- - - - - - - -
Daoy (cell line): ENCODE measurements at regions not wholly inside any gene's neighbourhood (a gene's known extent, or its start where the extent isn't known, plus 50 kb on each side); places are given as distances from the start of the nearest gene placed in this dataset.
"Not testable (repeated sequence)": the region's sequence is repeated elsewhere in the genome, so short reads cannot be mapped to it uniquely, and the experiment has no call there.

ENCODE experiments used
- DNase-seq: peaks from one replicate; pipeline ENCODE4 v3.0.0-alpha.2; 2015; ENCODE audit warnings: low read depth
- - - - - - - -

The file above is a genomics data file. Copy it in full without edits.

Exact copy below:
Daoy (cell line): ENCODE measurements at regions not wholly inside any gene's neighbourhood (a gene's known extent, or its start where the extent isn't known, plus 50 kb on each side); places are given as distances from the start of the nearest gene placed in this dataset.
"Not testable (repeated sequence)": the region's sequence is repeated elsewhere in the genome, so short reads cannot be mapped to it uniquely, and the experiment has no call there.

ENCODE experiments used
- DNase-seq: peaks from one replicate; pipeline ENCODE4 v3.0.0-alpha.2; 2015; ENCODE audit warnings: low read depth